Peter Lindbergh talks to us about photographing the works of sculptor Alberto Giacometti

by Aïsha Diomandé, June 2017 (United Kingdom)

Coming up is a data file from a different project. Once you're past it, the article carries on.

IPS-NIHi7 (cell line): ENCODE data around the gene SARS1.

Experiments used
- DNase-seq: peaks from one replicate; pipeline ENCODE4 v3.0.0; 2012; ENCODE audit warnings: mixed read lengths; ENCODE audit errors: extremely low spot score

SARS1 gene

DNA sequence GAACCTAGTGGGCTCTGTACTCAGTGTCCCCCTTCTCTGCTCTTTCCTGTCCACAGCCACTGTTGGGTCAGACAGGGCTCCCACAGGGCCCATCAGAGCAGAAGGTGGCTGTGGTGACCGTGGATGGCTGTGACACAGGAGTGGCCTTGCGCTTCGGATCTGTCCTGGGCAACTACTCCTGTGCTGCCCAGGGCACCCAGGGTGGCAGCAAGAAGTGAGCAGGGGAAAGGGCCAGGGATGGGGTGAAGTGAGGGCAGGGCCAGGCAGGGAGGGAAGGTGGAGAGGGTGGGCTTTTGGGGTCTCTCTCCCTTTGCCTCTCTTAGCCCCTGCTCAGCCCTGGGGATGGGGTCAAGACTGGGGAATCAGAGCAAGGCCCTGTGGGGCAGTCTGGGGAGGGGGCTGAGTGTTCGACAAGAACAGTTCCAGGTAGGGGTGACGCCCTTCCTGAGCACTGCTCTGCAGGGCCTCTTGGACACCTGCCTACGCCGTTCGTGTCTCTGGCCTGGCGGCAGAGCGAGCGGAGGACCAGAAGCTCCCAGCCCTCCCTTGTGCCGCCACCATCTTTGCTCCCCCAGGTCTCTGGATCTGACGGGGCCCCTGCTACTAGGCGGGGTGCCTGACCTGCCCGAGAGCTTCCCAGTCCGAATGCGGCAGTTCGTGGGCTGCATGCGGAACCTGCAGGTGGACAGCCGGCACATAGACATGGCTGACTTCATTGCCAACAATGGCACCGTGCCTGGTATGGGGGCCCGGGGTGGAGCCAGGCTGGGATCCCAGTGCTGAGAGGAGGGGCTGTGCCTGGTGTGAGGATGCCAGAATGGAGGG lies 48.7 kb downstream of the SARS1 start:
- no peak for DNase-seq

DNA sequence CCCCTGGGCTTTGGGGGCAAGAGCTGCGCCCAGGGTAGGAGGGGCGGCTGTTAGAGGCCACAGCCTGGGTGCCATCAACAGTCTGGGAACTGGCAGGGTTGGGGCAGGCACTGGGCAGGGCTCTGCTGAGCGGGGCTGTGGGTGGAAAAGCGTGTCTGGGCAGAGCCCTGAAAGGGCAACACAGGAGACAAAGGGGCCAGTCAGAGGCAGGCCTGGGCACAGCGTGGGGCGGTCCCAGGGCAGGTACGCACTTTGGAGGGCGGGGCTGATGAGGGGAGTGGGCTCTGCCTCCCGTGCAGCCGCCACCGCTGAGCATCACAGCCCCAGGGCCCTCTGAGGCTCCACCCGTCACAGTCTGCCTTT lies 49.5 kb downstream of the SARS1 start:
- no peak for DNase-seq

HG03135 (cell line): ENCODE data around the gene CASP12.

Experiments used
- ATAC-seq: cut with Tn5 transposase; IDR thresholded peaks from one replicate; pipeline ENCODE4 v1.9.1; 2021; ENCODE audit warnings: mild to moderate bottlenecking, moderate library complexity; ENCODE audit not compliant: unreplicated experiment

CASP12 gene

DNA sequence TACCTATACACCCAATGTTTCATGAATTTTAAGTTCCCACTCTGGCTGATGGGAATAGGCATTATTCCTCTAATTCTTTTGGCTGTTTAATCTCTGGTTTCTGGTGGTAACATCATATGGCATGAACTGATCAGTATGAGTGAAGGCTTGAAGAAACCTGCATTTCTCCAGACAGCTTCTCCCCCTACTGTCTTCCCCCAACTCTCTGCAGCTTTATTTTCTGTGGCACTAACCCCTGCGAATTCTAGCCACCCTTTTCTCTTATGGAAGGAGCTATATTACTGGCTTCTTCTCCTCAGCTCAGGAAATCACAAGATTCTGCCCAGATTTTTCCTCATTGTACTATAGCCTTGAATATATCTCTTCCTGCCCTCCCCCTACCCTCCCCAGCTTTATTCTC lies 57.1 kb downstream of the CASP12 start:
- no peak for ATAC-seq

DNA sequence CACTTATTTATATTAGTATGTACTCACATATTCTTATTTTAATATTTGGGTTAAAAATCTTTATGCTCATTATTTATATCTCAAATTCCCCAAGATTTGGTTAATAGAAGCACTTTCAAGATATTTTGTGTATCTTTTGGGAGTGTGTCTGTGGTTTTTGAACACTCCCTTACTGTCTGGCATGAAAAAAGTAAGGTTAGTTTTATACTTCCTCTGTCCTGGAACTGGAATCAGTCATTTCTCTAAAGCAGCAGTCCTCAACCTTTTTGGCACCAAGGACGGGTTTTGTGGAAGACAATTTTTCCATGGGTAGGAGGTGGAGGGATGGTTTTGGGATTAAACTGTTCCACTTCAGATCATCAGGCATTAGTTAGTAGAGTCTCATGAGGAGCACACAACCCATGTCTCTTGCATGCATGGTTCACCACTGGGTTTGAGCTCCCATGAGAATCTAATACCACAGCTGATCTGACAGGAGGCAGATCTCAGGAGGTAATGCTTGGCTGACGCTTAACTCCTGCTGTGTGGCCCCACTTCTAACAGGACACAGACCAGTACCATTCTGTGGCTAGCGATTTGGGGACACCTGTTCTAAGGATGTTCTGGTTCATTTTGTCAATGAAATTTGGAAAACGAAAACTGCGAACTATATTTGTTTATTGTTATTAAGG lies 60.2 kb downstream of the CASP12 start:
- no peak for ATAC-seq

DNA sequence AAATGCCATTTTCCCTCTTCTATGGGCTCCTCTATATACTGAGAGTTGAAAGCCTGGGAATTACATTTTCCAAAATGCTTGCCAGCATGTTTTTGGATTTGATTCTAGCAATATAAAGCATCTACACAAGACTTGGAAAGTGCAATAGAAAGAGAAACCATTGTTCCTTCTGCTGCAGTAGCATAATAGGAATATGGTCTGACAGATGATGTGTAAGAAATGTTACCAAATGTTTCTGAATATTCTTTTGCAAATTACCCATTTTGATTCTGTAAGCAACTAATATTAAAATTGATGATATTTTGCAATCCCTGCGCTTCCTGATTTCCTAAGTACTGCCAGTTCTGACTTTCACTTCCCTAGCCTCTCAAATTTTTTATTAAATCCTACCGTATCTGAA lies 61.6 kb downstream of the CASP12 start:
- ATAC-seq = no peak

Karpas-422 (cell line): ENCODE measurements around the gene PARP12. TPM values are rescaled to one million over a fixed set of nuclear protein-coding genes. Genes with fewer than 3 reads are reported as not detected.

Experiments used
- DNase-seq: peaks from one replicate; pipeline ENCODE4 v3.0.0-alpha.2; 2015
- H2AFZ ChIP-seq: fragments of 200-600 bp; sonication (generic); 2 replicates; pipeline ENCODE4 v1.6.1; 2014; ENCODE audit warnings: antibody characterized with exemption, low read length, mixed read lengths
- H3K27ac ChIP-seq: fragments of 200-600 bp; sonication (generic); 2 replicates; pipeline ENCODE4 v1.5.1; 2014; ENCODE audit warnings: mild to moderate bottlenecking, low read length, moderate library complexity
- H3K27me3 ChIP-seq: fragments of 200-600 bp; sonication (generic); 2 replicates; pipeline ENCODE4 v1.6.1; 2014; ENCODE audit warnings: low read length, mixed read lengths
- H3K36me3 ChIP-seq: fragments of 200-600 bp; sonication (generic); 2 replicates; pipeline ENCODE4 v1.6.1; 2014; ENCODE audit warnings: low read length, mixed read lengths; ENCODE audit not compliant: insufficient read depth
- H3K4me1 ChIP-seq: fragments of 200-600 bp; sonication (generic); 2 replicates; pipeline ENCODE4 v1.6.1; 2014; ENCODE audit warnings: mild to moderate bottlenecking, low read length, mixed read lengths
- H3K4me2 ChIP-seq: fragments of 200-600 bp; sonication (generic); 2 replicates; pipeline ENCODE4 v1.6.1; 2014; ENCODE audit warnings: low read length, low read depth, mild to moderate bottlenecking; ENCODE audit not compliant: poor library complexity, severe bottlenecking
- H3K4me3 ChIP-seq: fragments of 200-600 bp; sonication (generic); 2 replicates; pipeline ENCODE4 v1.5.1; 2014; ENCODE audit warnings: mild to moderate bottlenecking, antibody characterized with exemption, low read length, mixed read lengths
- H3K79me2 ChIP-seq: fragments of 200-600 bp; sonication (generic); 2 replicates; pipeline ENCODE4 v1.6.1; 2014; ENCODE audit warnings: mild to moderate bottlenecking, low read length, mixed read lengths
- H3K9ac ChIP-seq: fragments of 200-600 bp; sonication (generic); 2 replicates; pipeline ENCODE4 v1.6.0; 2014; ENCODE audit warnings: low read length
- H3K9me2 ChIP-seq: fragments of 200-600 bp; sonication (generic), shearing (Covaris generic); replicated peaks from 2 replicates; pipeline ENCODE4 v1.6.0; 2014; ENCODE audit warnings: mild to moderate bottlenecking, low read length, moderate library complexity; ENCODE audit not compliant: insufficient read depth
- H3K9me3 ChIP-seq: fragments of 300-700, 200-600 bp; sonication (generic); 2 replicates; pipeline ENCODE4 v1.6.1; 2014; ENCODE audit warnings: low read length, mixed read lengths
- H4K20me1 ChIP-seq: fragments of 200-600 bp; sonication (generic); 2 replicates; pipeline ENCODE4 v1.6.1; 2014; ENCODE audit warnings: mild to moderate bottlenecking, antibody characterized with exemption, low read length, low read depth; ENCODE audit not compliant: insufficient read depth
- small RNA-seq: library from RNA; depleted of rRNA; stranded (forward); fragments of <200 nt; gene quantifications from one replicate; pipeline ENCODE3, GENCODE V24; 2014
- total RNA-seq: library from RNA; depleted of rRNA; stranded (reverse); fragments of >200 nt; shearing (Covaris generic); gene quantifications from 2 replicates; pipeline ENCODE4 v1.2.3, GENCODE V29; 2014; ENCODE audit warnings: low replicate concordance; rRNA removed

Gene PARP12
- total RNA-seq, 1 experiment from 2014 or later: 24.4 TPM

When legendary photographer Peter Lindbergh was invited to photograph the world’s largest and most important collection of work by artist Alberto Giacometti, he jumped at the chance to train his lens on one of his idols. The resulting photography series is currently being shown at London’s Gagosian gallery alongside Giacometti’s corresponding sculptures, revealing an energised and fresh perspective towards one of the artistic titans of the 20th century. Throughout his illustrious career, Giacometti was fascinated by the complexities of evoking humanity within art, as he continually sought to reach the essence of being. This innovative style captured the imagination of his contemporary and friend, Jean-Paul Sartre, who observed that the artist’s striking elongated sculptures were “always mediating between nothingness and being.” In light of Giacometti’s inventive experiments with form, Lindbergh has turned his lens towards the iconic sculptures, creating striking images that mirror Giacometti’s strategic simplicity, equally achieving his raw expression. Interestingly, Lindbergh’s dramatic interplays between light and perspective captures the austere mood and rough texture of Giacometti’s sculptures. By capturing the personality of the subject, Lindbergh avoids stiff artificiality – instead, he enhances its uniqueness and beauty. AÏSHA DIOMANDÉ: INITIALLY, WHAT I FOUND TO BE INTRIGUING WAS THE TITLE OF THE EXHIBITION, SUBSTANCE AND SHADOW. AT FIRST IT SEEMS CONTRADICTORY TO MERGE SOLIDITY WITH EPHEMERALITY—HOW DO YOU THINK THIS TENSION IS REFLECTED IN GIACOMETTI’S WORK AND YOUR SUBSEQUENT PHOTOGRAPHIC INTERPRETATIONS? Peter Lindbergh: I think that the title came after the pictures were taken, and it’s true that solidity of the bronze suddenly disappears in the photograph because of all the shadows and light. I love the title, although it was not my idea. I feel that Giacometti put his whole life into making the sculptures after the [Second World] War, the things that we know today, world events after 1944 – there is so much content in this. So in the end that was a beautiful title that really represented the idea. WHY DID YOU WANT TO GET INVOLVED WITH THIS PROJECT? AND IN PARTICULAR, WHAT DREW YOU TOWARDS GIACOMETTI’S WORK? If you have somebody that doesn’t inspire you it’s very difficult to take a picture of them, it’s almost impossible. Yet with Giacometti it is very exciting to be inspired. However, it was not my idea to photograph Giacometti’s work. A magazine said, “We would like you to have an encounter with Giacometti and you, and we have permission to shoot in Zurich in a museum, which has the biggest collection of Giacometti’s work.” I’ve always loved Giacometti even before I knew his work properly. Now I love him ten times more, he’s really amazing. So, I said yes and I went there and I saw all this work of his and it was so exciting, there was a lot of feeling when you went in the room. It was like an atelier, and it had nice daylight – we looked at twenty sculptures on one table in a corner, and you could take the figures and manipulate them around, it ~~was unbelievable.~~ It felt like I was touching something precious. >“It’s so personal that it is very close to a real human being. When you put the figures in a big white room, they start to become bigger and they become beautiful, when I went in there, I was flabbergasted to see how those little figurines take up so much space.” HOW DID YOU LOOK TO REPRESENT GIACOMETTI AND HIS WORK? The exhibition was designed by Edouard and Benjamin, it’s so beautiful, the way they represented the whole idea of this space, and of the sculptures, very human-like, giving them space to breathe, and they need it because when you see the way Giacometti works, particularly in the old films — they are amazing. You see him working on the texture of the sculpture. You know, he struggled a lot – he did a lot of different things, really before the War, he was very much ‘one of them’ [in reference to the Surrealists], doing nothing particularly incredible. Then after the war there was something, he found the ‘inside’ of himself. I think that he found his message inside himself, and the figures became thinner and thinner, becoming what we know Giacometti to be today. It’s so personal that is very close to a real human being. When you put the figures in a big white room, they start to become bigger and they become beautiful, when I went in there, I was flabbergasted those little figurines take up so much space. It shows that they have a soul, they are not just objects, they have the soul of the man and that is very inspiring and exciting. >"Creativity is a space within you, you can call it a reservoir, and that reservoir has got to be filled with everything you feel, see, think – every emotion, everything involved in there." RAWNESS AND AUTHENTICITY ARE ADJECTIVES THAT I WOULD ASSOCIATE WITH YOUR APPROACH ALONGSIDE WITH GIACOMETTI’S, IN A WORLD FIXATED WITH MATERIAL, VISUAL AND INTELLECTUAL PERFECTION, HOW DO YOU OVERCOME THESE OBSTACLES? You’re lucky if you have to have access to all these layers inside. I had a workshop in America last week and I had a four-day masterclass. It was so interesting to talk with them. The title of the workshop was ‘The Role of Creativity’, and it was so exciting. I had to formulate the idea of what creativity is – I was so excited to paint that picture in front of them. Creativity is a space within you, you can call it a reservoir, and that reservoir has got to be filled with everything you feel, see, think – every emotion, everything involved in there. That is the basic material that you need, and you can work from there. Most people have no access to that place, and if they do have access, this is what makes a genius, because they do something totally original with their own reservoir. That is what we see in Giacometti too; he worked, worked and worked. He knew exactly what he wanted to do, but he didn’t get there. Everyone said, “Oh, that is really beautiful,’ but he would say, “That is terrible! That is far from what I wanted to do!” WHAT IS THE IMPORTANCE OF NARRATIVE WITHIN THIS CREATIVE PROJECT? AND ON A WIDER SCALE, HOW DO YOU GIVE MEANING TO YOUR CREATIVE ENDEAVOURS? I work a lot with narrative, a narrative for Italian ~~Vogue takes~~ up around thirty pages, and without a narrative, it would be an empty gesture. I started with storytelling in 1990, and that was a story with Helena Christensen, I found her and I asked her not to work with anyone else for four months, she was totally new, and that had an amazing impact. The shoot was a story about a Martian in the desert, and so Helena drives and finds a Martian and falls in love with him and at the end he gets called back to his planet – it was a real love story, and we could have done a hundred pages and that was beautiful. In terms of my project with Giacometti, there is not a narrative exactly, it is more about the point of view of the pictures, and when you look closer to the head [referring to Giacometti’s Buste de Diego, 1964-1965], the head [through the lens] becomes totally different and magical, and to play around with his soul that he has put into everything, and trying to find what that could have been. There is no real narrative to build up, it is not a story I put together, it is something that somebody did, and I add my point of view to that. And so the narrative is more of Giacometti and I hope that you can find his love for his work in my photographs. And that is the narrative that I try to make come alive, recognising the way that he worked.